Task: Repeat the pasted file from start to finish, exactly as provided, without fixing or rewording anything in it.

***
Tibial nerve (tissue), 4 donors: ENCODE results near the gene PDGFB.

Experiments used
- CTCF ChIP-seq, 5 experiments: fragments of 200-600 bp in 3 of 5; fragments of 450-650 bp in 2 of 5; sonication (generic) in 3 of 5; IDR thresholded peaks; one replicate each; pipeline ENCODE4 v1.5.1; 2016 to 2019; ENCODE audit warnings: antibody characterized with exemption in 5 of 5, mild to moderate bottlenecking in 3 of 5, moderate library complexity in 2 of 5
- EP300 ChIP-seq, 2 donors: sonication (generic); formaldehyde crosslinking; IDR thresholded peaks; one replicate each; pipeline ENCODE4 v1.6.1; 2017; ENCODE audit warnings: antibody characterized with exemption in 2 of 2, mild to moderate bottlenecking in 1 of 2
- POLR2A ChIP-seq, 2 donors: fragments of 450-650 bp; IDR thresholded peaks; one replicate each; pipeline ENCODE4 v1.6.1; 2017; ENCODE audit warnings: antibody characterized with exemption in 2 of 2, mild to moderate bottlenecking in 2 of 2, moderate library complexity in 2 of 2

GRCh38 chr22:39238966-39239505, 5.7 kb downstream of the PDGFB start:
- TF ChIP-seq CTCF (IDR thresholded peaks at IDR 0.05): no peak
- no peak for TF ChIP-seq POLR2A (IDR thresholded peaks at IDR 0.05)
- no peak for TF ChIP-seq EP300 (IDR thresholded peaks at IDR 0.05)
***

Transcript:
Tibial nerve (tissue), 4 donors: ENCODE results near the gene PDGFB.

Experiments used
- CTCF ChIP-seq, 5 experiments: fragments of 200-600 bp in 3 of 5; fragments of 450-650 bp in 2 of 5; sonication (generic) in 3 of 5; IDR thresholded peaks; one replicate each; pipeline ENCODE4 v1.5.1; 2016 to 2019; ENCODE audit warnings: antibody characterized with exemption in 5 of 5, mild to moderate bottlenecking in 3 of 5, moderate library complexity in 2 of 5
- EP300 ChIP-seq, 2 donors: sonication (generic); formaldehyde crosslinking; IDR thresholded peaks; one replicate each; pipeline ENCODE4 v1.6.1; 2017; ENCODE audit warnings: antibody characterized with exemption in 2 of 2, mild to moderate bottlenecking in 1 of 2
- POLR2A ChIP-seq, 2 donors: fragments of 450-650 bp; IDR thresholded peaks; one replicate each; pipeline ENCODE4 v1.6.1; 2017; ENCODE audit warnings: antibody characterized with exemption in 2 of 2, mild to moderate bottlenecking in 2 of 2, moderate library complexity in 2 of 2

GRCh38 chr22:39238966-39239505, 5.7 kb downstream of the PDGFB start:
- TF ChIP-seq CTCF (IDR thresholded peaks at IDR 0.05): no peak
- no peak for TF ChIP-seq POLR2A (IDR thresholded peaks at IDR 0.05)
- no peak for TF ChIP-seq EP300 (IDR thresholded peaks at IDR 0.05)